It's workable, but it could be much more elegant. With the Jawbone Up, as my future write-up will explain, any timed activity can much more easily be transformed to a defined one with a more accurate calorie burn.
A big plus to the Fitbit is the ability to track what you eat. You can log your food intake, and there's a decent database of products. The database isn't perfect, but I've yet to find one that is. You'll see food listed in different ways, the same foods with different calories and so on. If you're serious about food logging, expect to spend some time researching which foods apply best to what you've eaten or creating custom foods to enter.
Yes, this can be a pain, just as much as I remember doing it two years ago using Daily Burn Tracker. But I've focused on using it as a general guide to what I've eaten, not a perfect record. I've also found it an incredibly useful way to lose weight. Once I realize just how much I'm snacking and how many calories are in what I eat, I start making more careful choices.
The Fitbit tries to ease the pain by allowing you to quickly get to foods you consume most often. You can also group common foods you eat together into a "meal," which makes logging even easier. As you add food, you see a running total of all calories consumed for a given day:
Overall, I found the food logging tool pretty good. FYI, both the Jawbone and BodyMedia devices provide food tracking. The Jawbone perhaps has a slight edge through the ability to barcode scan some foods to add them to its database plus has a nice overall interface. But any of these do well.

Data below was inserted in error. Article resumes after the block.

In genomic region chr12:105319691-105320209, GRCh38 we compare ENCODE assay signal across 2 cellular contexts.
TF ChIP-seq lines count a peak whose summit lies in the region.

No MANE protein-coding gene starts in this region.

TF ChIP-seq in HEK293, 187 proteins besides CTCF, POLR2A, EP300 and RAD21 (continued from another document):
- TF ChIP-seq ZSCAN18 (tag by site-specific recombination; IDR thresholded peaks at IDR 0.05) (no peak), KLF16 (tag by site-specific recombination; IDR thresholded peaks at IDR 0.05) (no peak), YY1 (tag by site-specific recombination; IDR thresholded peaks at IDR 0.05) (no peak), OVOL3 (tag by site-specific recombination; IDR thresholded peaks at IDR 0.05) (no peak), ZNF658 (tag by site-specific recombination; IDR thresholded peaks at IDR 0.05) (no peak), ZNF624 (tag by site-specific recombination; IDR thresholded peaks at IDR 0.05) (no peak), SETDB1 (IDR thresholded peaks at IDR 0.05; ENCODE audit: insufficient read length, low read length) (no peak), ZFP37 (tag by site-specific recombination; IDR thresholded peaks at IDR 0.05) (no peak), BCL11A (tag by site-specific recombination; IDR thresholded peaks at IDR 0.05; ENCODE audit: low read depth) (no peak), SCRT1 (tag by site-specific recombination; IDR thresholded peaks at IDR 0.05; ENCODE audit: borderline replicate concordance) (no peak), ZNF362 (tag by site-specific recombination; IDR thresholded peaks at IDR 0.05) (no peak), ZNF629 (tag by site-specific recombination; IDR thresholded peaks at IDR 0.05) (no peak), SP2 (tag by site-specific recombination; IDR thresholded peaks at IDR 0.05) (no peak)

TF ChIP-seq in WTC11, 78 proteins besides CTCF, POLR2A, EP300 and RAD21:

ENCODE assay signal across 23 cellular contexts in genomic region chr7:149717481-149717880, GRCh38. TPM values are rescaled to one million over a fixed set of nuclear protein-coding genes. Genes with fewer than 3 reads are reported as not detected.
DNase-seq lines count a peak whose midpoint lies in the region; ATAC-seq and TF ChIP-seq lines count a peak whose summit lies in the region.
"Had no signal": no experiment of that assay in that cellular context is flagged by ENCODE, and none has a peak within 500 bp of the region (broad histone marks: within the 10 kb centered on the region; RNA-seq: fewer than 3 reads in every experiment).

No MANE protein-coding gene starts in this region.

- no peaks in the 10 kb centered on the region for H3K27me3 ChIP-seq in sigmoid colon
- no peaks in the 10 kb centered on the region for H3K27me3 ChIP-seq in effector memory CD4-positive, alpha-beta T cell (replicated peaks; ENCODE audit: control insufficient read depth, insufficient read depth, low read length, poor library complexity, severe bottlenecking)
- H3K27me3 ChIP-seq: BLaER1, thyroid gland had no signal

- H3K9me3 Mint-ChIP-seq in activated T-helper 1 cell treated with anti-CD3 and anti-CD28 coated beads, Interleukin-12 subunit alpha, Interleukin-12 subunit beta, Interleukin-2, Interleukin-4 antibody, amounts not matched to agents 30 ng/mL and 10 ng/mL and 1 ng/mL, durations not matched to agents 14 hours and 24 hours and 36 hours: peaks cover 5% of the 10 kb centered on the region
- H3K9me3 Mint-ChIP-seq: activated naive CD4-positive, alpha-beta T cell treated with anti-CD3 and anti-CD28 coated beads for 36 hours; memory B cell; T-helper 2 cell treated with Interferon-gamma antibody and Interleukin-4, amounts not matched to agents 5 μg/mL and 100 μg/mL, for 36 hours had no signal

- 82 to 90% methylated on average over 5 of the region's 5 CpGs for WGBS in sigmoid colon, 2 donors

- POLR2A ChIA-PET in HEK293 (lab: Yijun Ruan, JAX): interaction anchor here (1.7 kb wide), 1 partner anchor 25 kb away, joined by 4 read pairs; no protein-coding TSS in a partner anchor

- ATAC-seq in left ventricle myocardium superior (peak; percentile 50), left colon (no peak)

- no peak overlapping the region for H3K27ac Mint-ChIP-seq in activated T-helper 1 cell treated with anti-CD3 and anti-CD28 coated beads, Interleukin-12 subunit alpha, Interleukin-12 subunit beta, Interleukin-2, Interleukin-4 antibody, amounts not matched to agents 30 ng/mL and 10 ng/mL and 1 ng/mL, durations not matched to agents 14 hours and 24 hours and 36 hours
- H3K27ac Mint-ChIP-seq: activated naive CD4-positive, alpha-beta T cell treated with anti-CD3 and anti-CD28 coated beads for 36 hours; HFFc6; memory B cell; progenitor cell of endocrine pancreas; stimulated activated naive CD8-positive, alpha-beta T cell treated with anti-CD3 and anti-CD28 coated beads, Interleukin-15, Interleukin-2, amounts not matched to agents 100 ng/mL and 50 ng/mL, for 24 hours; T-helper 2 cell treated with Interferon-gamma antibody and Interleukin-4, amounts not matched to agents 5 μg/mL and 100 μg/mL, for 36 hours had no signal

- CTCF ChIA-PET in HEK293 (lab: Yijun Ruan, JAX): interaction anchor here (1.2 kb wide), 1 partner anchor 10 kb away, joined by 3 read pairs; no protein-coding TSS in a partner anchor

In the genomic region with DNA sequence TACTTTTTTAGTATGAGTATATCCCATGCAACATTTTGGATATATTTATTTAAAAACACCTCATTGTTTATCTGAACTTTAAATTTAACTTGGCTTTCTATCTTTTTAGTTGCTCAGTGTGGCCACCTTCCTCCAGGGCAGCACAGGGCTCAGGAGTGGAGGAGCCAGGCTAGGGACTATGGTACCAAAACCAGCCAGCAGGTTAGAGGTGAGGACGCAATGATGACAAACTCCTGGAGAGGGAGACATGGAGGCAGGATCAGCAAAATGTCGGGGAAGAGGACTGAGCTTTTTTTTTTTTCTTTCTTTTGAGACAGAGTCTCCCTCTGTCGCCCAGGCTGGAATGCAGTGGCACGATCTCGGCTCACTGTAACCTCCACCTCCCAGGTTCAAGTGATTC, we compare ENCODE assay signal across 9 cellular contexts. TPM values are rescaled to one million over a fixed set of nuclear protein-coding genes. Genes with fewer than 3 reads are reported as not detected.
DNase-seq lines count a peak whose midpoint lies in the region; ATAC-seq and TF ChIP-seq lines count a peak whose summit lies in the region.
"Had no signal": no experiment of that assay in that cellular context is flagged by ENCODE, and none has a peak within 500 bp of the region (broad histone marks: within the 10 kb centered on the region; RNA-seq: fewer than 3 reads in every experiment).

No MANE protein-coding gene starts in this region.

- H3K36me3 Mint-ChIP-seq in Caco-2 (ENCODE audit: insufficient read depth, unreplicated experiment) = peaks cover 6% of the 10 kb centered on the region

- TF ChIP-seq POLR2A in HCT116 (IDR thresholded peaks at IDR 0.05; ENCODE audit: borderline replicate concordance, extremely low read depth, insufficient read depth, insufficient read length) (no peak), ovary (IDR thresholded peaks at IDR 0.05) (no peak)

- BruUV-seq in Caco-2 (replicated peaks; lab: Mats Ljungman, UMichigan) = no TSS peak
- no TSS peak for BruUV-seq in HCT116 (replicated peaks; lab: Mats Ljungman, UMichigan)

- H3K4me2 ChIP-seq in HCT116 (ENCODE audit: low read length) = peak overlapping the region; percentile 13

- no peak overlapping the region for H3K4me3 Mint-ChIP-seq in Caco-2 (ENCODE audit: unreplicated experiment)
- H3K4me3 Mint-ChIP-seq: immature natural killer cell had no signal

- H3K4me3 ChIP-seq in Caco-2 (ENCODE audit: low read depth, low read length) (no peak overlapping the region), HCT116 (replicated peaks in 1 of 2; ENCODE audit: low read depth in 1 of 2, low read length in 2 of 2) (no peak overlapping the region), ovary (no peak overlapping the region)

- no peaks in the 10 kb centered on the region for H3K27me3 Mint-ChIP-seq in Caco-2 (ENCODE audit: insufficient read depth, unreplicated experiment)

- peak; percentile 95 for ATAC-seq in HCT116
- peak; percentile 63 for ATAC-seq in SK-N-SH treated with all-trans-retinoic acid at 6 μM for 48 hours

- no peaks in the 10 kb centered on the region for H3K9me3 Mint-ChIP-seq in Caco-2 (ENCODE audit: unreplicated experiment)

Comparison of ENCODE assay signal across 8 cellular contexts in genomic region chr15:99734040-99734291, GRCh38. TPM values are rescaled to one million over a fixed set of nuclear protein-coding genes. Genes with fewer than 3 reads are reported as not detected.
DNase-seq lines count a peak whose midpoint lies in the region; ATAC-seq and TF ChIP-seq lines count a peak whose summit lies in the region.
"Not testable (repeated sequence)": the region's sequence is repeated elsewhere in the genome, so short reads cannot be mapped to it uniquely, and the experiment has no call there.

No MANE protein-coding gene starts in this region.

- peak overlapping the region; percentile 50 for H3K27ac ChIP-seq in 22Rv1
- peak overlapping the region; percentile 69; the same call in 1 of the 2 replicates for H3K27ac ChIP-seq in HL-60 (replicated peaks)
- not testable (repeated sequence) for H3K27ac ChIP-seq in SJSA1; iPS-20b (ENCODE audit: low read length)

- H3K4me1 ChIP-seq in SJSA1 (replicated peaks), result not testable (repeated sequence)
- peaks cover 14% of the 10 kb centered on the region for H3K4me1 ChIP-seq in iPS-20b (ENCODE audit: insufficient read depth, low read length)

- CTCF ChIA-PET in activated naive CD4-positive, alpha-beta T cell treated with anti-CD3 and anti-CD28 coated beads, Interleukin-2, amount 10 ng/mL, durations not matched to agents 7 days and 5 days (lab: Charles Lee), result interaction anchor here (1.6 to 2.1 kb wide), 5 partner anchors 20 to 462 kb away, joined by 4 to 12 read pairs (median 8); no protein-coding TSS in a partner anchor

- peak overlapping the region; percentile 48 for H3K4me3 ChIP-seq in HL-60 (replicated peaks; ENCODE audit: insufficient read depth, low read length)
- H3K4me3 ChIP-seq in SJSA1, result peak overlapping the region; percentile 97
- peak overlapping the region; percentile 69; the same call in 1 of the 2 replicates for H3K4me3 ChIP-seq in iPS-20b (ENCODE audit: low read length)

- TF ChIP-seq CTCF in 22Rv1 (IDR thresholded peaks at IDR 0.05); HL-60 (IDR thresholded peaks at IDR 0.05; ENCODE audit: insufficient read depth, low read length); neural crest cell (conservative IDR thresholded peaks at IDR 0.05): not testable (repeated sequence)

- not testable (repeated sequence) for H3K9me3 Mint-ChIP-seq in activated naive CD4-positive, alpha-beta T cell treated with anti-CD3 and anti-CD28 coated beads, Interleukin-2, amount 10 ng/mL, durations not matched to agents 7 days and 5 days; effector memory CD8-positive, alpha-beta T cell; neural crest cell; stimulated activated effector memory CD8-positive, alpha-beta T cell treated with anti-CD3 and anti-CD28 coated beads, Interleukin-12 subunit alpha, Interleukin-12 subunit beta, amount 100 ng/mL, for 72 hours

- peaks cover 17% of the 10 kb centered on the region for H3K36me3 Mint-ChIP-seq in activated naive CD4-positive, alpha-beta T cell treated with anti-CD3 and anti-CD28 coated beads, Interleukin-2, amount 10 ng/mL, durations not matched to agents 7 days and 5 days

Fitbit also has a wireless scale, the Aria, which I have. That makes the Fitbit alone among these devices I'm using able to automatically combine both my activity and weight into a common dashboard. I found that very useful.
Indeed, when I bought the Aria, I thought it was an unnecessary luxury. Why not just write my weight down each day? But in the past, I'd forget to do this. With the Aria, it's painless. I step on, and in a few seconds, my weight goes right to my account for future reference. About the only glitch was when it once confused me with my wife, sending her weight to my account (and giving me a huge loss for that day!) That's not happened again, however.
Sleep tracking is more a novelty to me, but if you want it, the Fitbit One will tell you this type of thing:
Both the Jawbone and BodyMedia devices also do sleep tracking. As I said, I find it more a novelty, I've not spent much time trying to analyze which seems to do a better job. They all generally record about the same. The Fitbit seems to record times I wake up during the night more accurately than the Jawbone, but it also seems to report I'm waking up more than I remember. Maybe I don't remember!
The downside to sleep tracking with the Fitbit is that you have to use a special wristband to hold the tracker that I didn't find particularly comfortable. This is something that will be much improved with the Fitbit Flex.
Waiting for the Fitbit Flex
Overall, the Fitbit One isn't great match for me, given my "non-stepper" habits and how I feel bands do a better job with that. The Fitbit Flex may very well change all that. I feel like it potentially will log more of what I do, plus give me a better sense of my progress toward goals. Being water resistant will be an added plus.
For those who can't wait for the Flex, who are big steppers, or who don't mind perhaps having to do more manual logging of activities, the Fitbit One may work well. Plus, anyone who has a Fitbit wireless scale or is considering one may find this device helps close the loop better than others.
Also be sure to see CNET's formal review of the Fitbit One.
Postscript: See my follow-up piece, My life with the Fitbit Flex activity tracker